Dieselgate: Former Commissioner on the defensive

Günther Verheugen has appeared before a European Parliament committee. It is likely to be the first of many appearances. [European Commission]

Former European Commissioner Günter Verheugen has claimed that there was no evidence of emissions test manipulation up to 2010, as he moved to defend himself against accusations of collusion with the car industry. EURACTIV Germany reports.

Although the initial outrage of the Volkswagen dieselgate affair has largely dissipated, former European Commissioner for Industry and Enterprise Günter Verheugen has been defending himself in front of a European Parliament inquiry committee.

German Verheugen told the committee yesterday (30 August) that EU regulations were “clear” during his term in office from 2004 to 2010 as he moved to refute suggestions emissions test manipulation was made possible by overly industry-friendly policies.

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Verheugen admitted that growth and employment were “undoubtedly a priority” for the Commission at the time, but insisted that, from his point of view, there had been no “inherent conflict of interest” between industry and environment policies.

The former vice-president of the first Barroso Commission also defended himself against accusations that he made deals with the car industry. “It was not my job to do something for the industry, but to do it for the citizens,” insisted Verheugen.

Last year it came to the light that certain VW diesel cars in the US had been fitted with devices intended to cheat emissions tests. According to figures provided by the German car-maker themselves, the software was installed in around 11 million cars worldwide.

During his time in the job, there was “no evidence” that carmakers were using so-called cut-off devices to paint a rosier picture of emissions, Verheugen told MEPs. “I didn’t even think it was possible, from a moral point of view. Also, I didn’t think it was possible from a technical point of view,” he said.

He also reminded the Parliament committee of the member states’ responsibility to enforce EU law and monitor compliance.

GUE/NGL MEP Cornelia Ernst accused Verheugen of trying to distance himself from his own responsibilities. She accused him of “supporting the interests of the car lobby” and for failing to ensure European regulations were implemented.  The EPP group indicated that Verheugen’s two-hour-long meeting had brought “no clarity” to the VW affair.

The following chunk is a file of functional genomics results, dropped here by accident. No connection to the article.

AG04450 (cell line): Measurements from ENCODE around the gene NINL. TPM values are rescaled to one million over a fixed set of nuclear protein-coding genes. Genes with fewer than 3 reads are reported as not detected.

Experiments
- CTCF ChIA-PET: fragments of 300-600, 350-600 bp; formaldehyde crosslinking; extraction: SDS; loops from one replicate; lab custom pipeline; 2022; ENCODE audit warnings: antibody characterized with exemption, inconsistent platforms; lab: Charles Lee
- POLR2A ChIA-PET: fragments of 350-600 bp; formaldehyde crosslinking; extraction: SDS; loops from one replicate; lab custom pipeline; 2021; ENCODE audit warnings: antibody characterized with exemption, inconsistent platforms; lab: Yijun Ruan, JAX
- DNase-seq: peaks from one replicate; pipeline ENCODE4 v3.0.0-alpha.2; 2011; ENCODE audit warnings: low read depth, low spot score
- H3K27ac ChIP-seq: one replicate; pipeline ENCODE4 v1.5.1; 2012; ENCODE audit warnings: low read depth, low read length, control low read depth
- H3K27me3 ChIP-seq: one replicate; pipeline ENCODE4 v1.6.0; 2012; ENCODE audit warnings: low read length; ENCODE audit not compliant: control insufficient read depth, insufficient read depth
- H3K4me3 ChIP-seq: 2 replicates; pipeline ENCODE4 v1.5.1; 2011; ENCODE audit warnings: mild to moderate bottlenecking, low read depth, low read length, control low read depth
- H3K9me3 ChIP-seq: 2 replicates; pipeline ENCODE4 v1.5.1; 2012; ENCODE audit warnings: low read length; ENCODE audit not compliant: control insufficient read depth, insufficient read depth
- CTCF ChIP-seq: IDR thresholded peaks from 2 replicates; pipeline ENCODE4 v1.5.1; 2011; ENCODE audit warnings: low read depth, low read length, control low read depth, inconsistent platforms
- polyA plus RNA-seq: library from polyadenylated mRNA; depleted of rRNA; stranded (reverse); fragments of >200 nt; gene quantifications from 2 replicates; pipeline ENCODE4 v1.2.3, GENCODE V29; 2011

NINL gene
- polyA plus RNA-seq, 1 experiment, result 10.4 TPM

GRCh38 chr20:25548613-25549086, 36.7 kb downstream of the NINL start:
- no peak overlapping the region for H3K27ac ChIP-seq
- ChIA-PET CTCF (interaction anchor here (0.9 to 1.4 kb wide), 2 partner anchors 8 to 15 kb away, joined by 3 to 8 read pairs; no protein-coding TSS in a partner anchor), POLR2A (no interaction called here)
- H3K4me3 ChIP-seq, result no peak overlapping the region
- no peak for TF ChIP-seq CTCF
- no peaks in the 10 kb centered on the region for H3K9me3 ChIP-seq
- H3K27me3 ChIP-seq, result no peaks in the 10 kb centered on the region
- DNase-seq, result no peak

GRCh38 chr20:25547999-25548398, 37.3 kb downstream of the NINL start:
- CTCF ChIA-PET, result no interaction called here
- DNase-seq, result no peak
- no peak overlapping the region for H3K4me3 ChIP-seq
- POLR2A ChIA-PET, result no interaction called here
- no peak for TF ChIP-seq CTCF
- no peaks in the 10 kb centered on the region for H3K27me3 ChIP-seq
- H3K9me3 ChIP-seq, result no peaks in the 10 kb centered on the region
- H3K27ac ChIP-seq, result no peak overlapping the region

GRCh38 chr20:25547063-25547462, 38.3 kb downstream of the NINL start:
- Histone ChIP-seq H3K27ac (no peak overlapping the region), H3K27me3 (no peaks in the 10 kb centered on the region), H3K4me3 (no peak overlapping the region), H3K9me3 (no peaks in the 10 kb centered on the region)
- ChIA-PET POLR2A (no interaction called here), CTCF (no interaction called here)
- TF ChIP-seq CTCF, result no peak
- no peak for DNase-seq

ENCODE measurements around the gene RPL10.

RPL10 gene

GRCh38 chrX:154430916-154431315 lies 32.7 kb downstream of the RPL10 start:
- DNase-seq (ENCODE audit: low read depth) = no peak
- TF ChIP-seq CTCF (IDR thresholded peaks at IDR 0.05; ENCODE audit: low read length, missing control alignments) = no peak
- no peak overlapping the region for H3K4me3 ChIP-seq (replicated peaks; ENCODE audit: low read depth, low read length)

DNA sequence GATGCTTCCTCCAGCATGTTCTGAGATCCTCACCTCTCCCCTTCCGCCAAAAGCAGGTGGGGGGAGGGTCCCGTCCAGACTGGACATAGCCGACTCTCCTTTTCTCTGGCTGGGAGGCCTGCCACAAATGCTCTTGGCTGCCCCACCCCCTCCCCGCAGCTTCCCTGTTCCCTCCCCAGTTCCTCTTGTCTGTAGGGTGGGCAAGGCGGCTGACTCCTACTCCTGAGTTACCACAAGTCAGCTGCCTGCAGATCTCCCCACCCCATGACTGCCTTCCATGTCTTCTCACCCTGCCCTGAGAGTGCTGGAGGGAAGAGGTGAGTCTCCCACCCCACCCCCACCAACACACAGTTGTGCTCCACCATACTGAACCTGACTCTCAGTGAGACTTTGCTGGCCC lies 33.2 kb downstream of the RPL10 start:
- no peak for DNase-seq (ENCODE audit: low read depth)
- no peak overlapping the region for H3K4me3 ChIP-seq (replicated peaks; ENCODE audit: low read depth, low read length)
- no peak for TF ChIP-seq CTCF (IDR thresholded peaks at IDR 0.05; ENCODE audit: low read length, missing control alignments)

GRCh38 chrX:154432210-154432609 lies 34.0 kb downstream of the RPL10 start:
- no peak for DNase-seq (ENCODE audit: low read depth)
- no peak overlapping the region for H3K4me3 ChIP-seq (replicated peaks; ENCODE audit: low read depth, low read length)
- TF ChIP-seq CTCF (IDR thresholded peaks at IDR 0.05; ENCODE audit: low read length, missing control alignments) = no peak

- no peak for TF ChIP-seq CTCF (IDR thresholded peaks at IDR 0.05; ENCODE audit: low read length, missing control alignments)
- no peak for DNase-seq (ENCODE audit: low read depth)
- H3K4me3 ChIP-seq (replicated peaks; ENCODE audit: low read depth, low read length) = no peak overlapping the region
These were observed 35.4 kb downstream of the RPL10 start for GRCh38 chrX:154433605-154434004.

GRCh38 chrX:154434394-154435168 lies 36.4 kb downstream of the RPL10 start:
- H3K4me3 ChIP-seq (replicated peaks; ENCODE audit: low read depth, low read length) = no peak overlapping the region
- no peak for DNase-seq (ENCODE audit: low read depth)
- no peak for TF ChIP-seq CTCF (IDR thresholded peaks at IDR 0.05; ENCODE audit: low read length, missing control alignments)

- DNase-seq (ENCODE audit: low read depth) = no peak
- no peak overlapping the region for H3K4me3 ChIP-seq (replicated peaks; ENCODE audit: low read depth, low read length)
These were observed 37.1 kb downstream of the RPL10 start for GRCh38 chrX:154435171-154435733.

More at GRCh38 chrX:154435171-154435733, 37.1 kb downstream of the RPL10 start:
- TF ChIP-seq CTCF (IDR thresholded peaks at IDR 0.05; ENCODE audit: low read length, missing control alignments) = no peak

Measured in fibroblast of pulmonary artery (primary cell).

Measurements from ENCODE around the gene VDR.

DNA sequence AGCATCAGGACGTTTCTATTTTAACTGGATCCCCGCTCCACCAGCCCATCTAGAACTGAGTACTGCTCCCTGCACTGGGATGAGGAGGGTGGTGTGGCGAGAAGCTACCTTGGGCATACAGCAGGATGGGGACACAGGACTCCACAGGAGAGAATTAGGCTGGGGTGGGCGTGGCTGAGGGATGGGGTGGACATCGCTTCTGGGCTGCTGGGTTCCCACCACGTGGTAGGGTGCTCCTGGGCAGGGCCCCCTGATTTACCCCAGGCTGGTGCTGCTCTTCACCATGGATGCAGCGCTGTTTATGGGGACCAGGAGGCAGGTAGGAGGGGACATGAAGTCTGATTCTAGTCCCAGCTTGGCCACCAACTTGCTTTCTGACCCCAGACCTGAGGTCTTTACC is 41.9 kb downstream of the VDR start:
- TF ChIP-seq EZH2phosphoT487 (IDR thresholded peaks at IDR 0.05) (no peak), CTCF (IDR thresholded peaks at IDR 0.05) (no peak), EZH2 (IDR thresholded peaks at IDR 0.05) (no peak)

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The fact that he is the “father” of the current problematic legislation on emissions means that he will have to “give more answers”, explained EPP spokesperson Krisjanis Karins. MEPs indicated that they were “not finished” with Verheugen yet.

Verheugen, who also served as Enlargement Commissioner in the Prodi Commission, had initially refused to appear before the committee. He claimed that his “hesitation” was purely based on legal reasons, as he was unsure whether he could speak on behalf of the Commissioner given that he is a former member.

The Socialists and Democrats (S&D) group in the European Parliament issued a statement questioning why there were such clear differences between rules regulating defeat devices for cars and those for trucks and buses. Seb Dance MEP, S&D spokesperson on the Inquiry Committee, said:

"It is astonishing that such clear linguistic differences were proposed and agreed upon by the Commission for rules banning defeat devices for trucks and buses and for cars.

"Why would the Commission propose two sets of rules that aim to tackle the same problem? Why did the Commission not include a reference to the type-approval test procedure in the definition of defeat devices for cars, despite the fact similar wording had proven to be effective in stopping emissions cheating in the Heavy Duty Vehicles sector?

"If the Commission was aware of the dangers of defeat devices more than 15 years ago for trucks and buses, why were these definitions not used for subsequent legislation for cars?"

S&D vice president and chair of the EMIS inquiry committee Kathleen Van Brempt added:

"We certainly need transparency and political accountability about what happened. It is obvious that something went wrong and we must understand why, so that we can take the necessary measures.

“[Verheugen's] account today was very important for the work of this committee. But this is only the beginning. We will collect more evidence on the Barroso Commission and its dealing with car emissions when former Commissioners Antonio Tajani and Janez Potočnik answer to our questions."

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